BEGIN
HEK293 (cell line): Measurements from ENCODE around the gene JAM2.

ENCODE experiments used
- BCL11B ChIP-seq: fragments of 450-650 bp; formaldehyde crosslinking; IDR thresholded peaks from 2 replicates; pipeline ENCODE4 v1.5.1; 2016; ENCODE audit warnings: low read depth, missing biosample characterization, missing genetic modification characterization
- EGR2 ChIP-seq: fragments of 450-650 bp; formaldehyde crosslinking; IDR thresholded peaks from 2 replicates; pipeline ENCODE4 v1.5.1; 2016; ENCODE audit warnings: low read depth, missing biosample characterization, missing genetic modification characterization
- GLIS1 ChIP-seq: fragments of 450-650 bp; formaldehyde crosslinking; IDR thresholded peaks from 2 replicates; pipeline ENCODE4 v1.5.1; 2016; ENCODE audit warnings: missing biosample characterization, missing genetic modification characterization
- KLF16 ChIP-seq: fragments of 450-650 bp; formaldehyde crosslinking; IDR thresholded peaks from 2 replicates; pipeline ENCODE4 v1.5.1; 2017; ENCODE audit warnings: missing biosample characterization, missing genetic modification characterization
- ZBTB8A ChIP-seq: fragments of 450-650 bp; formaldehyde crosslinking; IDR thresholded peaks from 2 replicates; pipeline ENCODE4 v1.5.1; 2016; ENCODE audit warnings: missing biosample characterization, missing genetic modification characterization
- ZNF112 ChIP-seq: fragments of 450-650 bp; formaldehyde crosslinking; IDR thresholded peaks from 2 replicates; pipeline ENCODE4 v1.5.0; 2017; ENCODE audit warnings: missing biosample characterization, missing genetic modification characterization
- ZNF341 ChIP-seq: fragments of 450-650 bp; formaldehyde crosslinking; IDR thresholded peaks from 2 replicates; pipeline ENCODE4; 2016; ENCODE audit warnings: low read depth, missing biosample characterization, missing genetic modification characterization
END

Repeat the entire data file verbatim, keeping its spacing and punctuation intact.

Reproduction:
HEK293 (cell line): Measurements from ENCODE around the gene JAM2.

ENCODE experiments used
- BCL11B ChIP-seq: fragments of 450-650 bp; formaldehyde crosslinking; IDR thresholded peaks from 2 replicates; pipeline ENCODE4 v1.5.1; 2016; ENCODE audit warnings: low read depth, missing biosample characterization, missing genetic modification characterization
- EGR2 ChIP-seq: fragments of 450-650 bp; formaldehyde crosslinking; IDR thresholded peaks from 2 replicates; pipeline ENCODE4 v1.5.1; 2016; ENCODE audit warnings: low read depth, missing biosample characterization, missing genetic modification characterization
- GLIS1 ChIP-seq: fragments of 450-650 bp; formaldehyde crosslinking; IDR thresholded peaks from 2 replicates; pipeline ENCODE4 v1.5.1; 2016; ENCODE audit warnings: missing biosample characterization, missing genetic modification characterization
- KLF16 ChIP-seq: fragments of 450-650 bp; formaldehyde crosslinking; IDR thresholded peaks from 2 replicates; pipeline ENCODE4 v1.5.1; 2017; ENCODE audit warnings: missing biosample characterization, missing genetic modification characterization
- ZBTB8A ChIP-seq: fragments of 450-650 bp; formaldehyde crosslinking; IDR thresholded peaks from 2 replicates; pipeline ENCODE4 v1.5.1; 2016; ENCODE audit warnings: missing biosample characterization, missing genetic modification characterization
- ZNF112 ChIP-seq: fragments of 450-650 bp; formaldehyde crosslinking; IDR thresholded peaks from 2 replicates; pipeline ENCODE4 v1.5.0; 2017; ENCODE audit warnings: missing biosample characterization, missing genetic modification characterization
- ZNF341 ChIP-seq: fragments of 450-650 bp; formaldehyde crosslinking; IDR thresholded peaks from 2 replicates; pipeline ENCODE4; 2016; ENCODE audit warnings: low read depth, missing biosample characterization, missing genetic modification characterization